Keeping Your Dream Alive with Drew Holcomb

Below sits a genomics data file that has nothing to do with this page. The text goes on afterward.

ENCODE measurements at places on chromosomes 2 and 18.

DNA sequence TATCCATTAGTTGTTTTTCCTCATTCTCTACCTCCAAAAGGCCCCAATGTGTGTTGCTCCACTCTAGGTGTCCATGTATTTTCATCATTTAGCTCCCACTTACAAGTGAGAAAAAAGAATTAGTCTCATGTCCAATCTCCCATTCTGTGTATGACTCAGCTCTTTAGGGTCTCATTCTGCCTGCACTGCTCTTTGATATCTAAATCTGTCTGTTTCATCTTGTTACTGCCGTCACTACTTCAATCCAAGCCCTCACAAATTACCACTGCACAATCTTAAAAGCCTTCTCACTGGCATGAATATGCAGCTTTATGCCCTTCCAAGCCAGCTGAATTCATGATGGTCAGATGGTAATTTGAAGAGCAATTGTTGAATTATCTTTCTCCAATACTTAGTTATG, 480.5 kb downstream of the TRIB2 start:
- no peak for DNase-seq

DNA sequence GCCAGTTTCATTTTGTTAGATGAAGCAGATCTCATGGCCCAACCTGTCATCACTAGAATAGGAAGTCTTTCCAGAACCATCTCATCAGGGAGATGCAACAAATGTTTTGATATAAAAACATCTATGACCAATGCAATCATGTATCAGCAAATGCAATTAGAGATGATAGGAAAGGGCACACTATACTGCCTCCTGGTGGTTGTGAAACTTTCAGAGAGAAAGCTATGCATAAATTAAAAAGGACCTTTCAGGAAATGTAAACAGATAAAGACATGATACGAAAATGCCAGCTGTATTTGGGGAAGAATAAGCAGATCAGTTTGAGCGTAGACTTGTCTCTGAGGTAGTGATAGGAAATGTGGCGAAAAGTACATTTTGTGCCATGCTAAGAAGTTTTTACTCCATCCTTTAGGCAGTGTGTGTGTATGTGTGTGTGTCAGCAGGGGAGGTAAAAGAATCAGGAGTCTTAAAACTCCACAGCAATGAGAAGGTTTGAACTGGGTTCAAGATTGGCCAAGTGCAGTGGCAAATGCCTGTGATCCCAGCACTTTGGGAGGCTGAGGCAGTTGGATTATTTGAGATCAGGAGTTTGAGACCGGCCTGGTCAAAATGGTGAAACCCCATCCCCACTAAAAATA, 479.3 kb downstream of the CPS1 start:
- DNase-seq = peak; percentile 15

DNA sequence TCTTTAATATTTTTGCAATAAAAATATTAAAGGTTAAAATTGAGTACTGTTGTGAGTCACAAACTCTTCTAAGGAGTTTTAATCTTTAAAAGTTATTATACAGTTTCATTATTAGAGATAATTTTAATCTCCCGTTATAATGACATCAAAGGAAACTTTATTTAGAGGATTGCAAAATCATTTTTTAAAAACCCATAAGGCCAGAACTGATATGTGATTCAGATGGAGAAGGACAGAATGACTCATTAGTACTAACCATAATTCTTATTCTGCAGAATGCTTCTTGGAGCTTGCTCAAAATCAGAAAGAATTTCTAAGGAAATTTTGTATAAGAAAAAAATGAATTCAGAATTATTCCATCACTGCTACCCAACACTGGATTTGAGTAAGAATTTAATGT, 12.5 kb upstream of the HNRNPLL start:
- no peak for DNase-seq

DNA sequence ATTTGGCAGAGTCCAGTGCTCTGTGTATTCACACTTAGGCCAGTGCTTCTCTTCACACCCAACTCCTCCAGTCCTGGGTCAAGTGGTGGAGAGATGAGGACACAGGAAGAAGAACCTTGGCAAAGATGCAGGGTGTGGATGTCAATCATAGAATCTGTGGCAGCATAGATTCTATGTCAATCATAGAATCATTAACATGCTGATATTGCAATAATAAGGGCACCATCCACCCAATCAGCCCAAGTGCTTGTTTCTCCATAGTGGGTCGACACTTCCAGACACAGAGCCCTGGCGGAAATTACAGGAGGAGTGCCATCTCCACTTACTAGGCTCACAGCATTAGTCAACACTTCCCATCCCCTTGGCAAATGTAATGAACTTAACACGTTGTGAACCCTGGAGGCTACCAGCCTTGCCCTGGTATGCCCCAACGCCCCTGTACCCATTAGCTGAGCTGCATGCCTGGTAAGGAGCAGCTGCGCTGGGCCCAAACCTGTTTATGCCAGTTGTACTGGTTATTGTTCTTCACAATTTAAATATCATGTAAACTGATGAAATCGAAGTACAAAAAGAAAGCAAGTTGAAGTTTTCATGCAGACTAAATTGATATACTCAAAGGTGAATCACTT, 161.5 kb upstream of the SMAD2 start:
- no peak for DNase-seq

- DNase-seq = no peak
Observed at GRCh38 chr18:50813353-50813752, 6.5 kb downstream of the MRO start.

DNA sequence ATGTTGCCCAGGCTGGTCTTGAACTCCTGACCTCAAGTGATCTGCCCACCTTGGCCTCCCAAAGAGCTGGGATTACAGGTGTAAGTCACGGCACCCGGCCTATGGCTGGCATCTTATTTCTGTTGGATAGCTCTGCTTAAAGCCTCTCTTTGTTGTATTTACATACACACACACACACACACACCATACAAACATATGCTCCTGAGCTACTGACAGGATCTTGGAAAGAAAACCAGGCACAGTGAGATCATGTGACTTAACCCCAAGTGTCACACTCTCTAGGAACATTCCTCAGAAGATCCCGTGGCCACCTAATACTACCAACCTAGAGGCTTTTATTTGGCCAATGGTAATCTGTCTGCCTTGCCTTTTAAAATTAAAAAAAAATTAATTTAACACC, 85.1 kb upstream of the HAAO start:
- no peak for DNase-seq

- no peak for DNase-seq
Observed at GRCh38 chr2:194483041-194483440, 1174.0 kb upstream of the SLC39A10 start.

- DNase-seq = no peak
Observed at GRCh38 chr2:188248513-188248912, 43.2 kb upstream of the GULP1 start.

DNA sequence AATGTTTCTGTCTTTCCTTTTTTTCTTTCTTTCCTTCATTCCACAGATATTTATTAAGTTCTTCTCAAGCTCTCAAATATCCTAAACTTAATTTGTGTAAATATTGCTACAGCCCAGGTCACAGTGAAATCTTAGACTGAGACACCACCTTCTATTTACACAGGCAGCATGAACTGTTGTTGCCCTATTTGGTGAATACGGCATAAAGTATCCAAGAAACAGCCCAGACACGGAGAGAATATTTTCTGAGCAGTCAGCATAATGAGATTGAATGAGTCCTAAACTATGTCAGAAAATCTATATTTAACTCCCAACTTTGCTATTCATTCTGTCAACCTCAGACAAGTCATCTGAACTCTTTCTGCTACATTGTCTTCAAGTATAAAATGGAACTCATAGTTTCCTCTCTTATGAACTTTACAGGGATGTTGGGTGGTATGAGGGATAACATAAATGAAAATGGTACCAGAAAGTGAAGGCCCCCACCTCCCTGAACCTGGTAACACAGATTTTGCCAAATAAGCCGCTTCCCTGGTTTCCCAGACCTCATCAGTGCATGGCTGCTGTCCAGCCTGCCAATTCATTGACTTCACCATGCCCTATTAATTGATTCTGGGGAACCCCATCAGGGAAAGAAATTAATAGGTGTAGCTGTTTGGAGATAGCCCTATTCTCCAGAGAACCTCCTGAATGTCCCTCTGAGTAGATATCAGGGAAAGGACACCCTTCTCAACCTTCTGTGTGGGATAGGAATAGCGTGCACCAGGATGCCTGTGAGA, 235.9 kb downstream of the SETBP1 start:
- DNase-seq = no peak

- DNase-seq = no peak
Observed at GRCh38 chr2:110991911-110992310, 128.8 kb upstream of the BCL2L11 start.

Today or conversation is with music city icon drew holcomb. And you may remember that. We talked to drew's manager Paul Steal a few weeks ago. But here's the thing you need to know about drew. He absolutely refuses to be limited by other people's labels yes? He's a killer singer and songwriter. And believe me you're GONNA WANNA listen to the end of this episode. But he's used that foundation of singing and songwriting to lay a platform for becoming an entrepreneur. An investor a business owner. The guys creative he's disciplined. He's an absolute anomaly. But all of these different roles and qualities they've come together to make for a pretty remarkable and outrageous life but as you will hear his path toward becoming one of Americana Music Most beloved and authentic figures. It was one that actually started over twenty years ago and it was birthed out of a tragedy. I played music all throughout high school. I was your classic like Gout. The Guitar Planning Life and Learning Songs and having fun just with friends. I didn't write a song until I was a junior in college. I went to a personal tragedy the summer after my junior year of high school at a younger brother special needs who passed away very unexpectedly. I was actually out of the country and music was sort of thing. Kinda got me through it so really for me. Music was this personal sort of healing anchor. Anchor exactly I've no thoughts of doing it professionally especially talented at that time. I don't think so. No no not really I mean I was. I was fine You know I always had a very sort of ernest. Hard-working like plow through it. Sort of ethic involved in scouts and was in the student body organization. And all the things you know at school. I Love School. I always student so I went to school to college with the intent of going to graduate school to study. History on my goal is to write books and be a history professor so that was the dream now somewhere along the way. My junior decided to go study abroad and I studied in Edinburgh Scotland and I didn't really know anybody so I took my guitar with me. You know that was like my main hobby was playing guitar and I just started writing songs like at night. I'd finish my work or whatever three roommates. A Frenchman Franck Thomas the German Dave the Canadian and drew the American. That sounds like the makings of a killer ban. Yes that's right court. What are you studying in? Scotland studying church history so studying sort of like a variety of classes but Studying sort of fifteenth and Sixteenth Century Scotland. Studying the early sort of early Roman church so sort of. Constantine through you know the the break-up of the Roman Empire so just like nerdy stuck just had your guitar with you the whole yet. I wasn't writing songs about any of that stuff. I mean it was informing you know in a way but now I just started writing songs and really. It was diving into that pain because what I knew I was GONNA do. I started writing songs because my senior project at. Ut was an oral history about my brother. So I was interviewing fifty to eighty people. Nurses doctors friends teachers cousins. Who grew up around him in his life. And I was trying to figure out why this like kid. With Spina Bifida made such an impact when he his funeral was like twenty five hundred on my word so I was just personally curious and also just thought it was a great way to sort of put this history stuff to work to do this oral history and so part of that was started writing songs about that. Sorta as a sideline and extending come home from Scotland and start my senior year. My friends start playing songs for my friends. They're like Ayman is a pretty good. You should maybe give this a go so I started looking some gigs in Knoxville. Like at bars and I'd play covers and originals. Invite my friends out and this mentor of mine. Basically told me so. Hey man graduate. School can wait a year to like. It's not going anywhere much to take a break. Do this music thing get a job. See what happens. And that was in the fall. Two Thousand and three and here we are in two thousand twenty. Golly that's crazy so when you started doing it and you were playing in those bars. You couldn't have been making much planning those bars. No it's probably pretty scrappy beginnings for a while. I would assume yeah really four or five years of absolute scrap absolute scrap. Was that whole time where you think to yourself. This is what I want to do with the rest of my life or were you just filling time. During that season I was enjoying sort of the process of seeing the country of convincing by then friend to date me and Mary me I was enjoying the freedom I really found a lot of freedom and being my own boss that was like also and I was like well. That's pretty cool. And then also the same time I was sort of looking at the writing on the wall of the other dream going man. It's like really hard to get a real decent job at university especially as sort of a you know another southern white male just like there's a lot of those PhD's in history saturated market. So I just honestly the part of it I was really loving the business and I was finding satisfaction in putting together the band and the recording process and learning I was growing. I felt like you know all these things. I didn't understand about music. I mean as a kid you get a record and you think Oh. These people just got no room. They've set up. Some microphones push record. And that's what you hear and then you realize that. Oh It's actually this incredibly long and arduous process but very satisfying process and so I found myself enjoying it and just kept going based on my dad. You know I'm just GonNa keep doing this until it stops growing and it didn't. You're still. Here is your idol dip. It was your dad. Supportive or your parents supportive as you were kind of pursuing this dream very supportive. My Dad always jokes. He says he has all these friends that tell him like. Why did you let drew do this? And he's like I let drew do anything you know. He's twenty one years. Old graduated from College Emmy debt which was Nice Ozone. Scholarship makes a big difference in your twenty two years old about. Can you pursue this dream? Well I have all this debt and I gotta get a certain amount of money job or can I like try to do something independently with it of hamstrings you? So I didn't have any deaths and my dad basically told me like. Hey Man if you're gonNa work hard at this your mom and I are in your corner like let's go for it and actually took me guitar shop and bought me like the nicest guitar he could afford and said like this is our send you on your way thing you know. Wow so very supportive stuff had other people say like I wanted your parents. Let you do this crazy thing. Let me amount of adult. Yeah that's right. You don't have to have your parents permission but it sure helps. Psychologically I think to have people that believe in you that in your corner day deal but also. They weren't covering like they weren't paying for you to do they work. They work funding your dream. But they were supporting your. Yeah but I gave me alone ten grand and make my first record but it was expected to be paid back. And did you pay of course? I figured you're probably not still in the payment plan. No I read this in. I think it was rolling stone. That wrote it. It said while working at a Memphis studio in the early two thousands holcomb started playing small bars on weekends and eventually found himself zigzagging across the south in old Volvo Wagon and putting nearly three hundred thousand miles on the car and five years first of all. Is that true very true? John Actually totaled at around two hundred and forty thousand miles and took it around mechanic and he he made it drivable not put another ninety thousand miles on it. That's insane you're going all over and then it says initially. He says he was barely making ends. Meet playing at the most random coffee houses and community college. Lunch hours anywhere. That would give me a little scratch to play my songs. So that's a pretty accurate representation. Those first few yeah definitely and you know some of those college. Gigs were literally community colleges noon and they had these entertainment budgets that they had dispensed they bring you in. I'd bring my own P. A. And severe that set it up in the corner at start playing and literally a third of the room when they realized the somebody was sort of interrupting their lunch would put their headphones on to listen to their music. While I'm playing in the corner so you had to have pretty thick skin letting you know their checks cashed and that's how I was able to afford to keep going so it was complete survival. Did you have moments where you were just like? What am I doing at least two or three times an hour? When I was playing shows seriously though you know sometimes about halfway through that period is when I got married. Ellie was a schoolteacher and then after a year of teaching administered go on. The road means so really my last year of doing a lot of those colleges she was with me and that was so much more fun because we were just getting the car and just laugh at how terrible the experience was you know like. I said they were the gigs paid and that was the right around the time we started having some success with songs on TV and film. This song live forever came out which did really well On. Tv show. Parenthood was the season. Finale montage moment and we got paid enough to get a van and we started getting asked to go on tour other singer. Songwriters. Dave Barnes and Marvis. Are these sort of smaller. You Know Club. Things were also starting to really make real fans and then it became. Maybe I want to do this for the rest of my life. Real to that point it was like this is a big.